Deconstructing Disney’s divas: a critique of the singing princess as filmic trope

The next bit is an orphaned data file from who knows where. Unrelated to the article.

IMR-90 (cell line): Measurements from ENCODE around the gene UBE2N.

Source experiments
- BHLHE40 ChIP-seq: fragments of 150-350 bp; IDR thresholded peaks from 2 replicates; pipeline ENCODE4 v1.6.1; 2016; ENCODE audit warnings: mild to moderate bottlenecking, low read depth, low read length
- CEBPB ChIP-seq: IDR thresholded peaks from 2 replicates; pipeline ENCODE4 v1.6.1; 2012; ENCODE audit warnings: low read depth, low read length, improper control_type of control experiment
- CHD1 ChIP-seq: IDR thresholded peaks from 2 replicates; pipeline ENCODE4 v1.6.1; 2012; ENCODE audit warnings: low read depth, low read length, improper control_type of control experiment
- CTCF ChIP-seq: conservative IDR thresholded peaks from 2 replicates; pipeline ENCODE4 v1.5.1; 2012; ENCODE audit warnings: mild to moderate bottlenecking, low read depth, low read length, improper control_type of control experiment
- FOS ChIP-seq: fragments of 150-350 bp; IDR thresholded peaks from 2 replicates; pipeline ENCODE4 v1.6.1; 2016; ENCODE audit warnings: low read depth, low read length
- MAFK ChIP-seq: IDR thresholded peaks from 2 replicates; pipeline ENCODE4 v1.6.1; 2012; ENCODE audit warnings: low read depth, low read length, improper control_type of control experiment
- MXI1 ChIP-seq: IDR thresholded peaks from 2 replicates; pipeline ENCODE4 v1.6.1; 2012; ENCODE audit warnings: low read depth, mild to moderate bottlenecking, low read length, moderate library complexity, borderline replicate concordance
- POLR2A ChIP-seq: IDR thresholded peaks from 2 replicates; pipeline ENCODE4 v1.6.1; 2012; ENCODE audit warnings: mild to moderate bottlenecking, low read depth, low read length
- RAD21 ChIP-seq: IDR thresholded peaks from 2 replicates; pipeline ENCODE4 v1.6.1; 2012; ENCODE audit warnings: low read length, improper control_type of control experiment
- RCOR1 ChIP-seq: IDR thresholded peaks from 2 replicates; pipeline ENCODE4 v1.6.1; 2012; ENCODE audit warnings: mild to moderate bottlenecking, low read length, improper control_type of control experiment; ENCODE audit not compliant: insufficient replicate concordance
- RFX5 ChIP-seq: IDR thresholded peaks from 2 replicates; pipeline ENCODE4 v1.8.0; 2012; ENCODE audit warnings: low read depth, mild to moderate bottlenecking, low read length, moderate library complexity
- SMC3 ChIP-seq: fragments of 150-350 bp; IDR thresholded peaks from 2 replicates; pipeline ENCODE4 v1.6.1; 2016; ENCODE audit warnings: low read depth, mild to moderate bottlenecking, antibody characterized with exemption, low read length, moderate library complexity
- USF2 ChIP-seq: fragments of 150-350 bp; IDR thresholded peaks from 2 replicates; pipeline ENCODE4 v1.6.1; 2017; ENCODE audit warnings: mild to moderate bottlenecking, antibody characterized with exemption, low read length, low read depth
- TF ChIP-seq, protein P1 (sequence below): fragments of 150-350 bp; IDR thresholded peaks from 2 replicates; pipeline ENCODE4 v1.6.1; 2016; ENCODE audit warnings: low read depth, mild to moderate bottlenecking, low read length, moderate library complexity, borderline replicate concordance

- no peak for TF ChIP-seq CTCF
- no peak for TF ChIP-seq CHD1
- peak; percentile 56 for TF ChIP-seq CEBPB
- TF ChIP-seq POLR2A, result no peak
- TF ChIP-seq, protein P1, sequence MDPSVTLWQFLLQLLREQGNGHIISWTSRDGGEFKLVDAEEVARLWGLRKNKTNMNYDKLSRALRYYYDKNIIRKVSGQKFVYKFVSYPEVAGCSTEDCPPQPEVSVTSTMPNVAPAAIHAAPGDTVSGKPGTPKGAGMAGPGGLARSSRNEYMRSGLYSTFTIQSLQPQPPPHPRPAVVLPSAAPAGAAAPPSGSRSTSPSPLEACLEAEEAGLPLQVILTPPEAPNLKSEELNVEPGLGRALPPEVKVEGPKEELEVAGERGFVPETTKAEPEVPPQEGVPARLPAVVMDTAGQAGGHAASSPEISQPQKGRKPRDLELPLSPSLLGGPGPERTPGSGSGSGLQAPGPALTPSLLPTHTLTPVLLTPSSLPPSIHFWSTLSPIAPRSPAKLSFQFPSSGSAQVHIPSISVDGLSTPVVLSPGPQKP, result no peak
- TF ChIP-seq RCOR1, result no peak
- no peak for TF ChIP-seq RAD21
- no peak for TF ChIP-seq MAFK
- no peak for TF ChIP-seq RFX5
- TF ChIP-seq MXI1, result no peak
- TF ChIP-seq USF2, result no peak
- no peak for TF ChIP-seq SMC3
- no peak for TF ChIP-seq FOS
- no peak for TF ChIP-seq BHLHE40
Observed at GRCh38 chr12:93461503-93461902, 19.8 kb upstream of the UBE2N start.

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This article contributes to the discourse of the body and the voice in feminist psychoanalytic film theory by exploring the currently under-theorised notion of the singing body in particular, as this notion finds manifestation in Disney’s Singing Princess as filmic trope. Analyses of vocal musical coding follow her trajectory across 13 Disney princess films to reveal deeper insight into what she sings, how she sings, and why she sings. In this manner, it is argued, the Singing Princess gradually emerges from her genealogical roots as innamorata, a position of vocal corporealisation and diegetic confinement, to one wherein her voice assumes a position of authority over the narrative, and from one of absolute submissiveness and naïve obedience to a greatly enriched experience of her own subjectivity.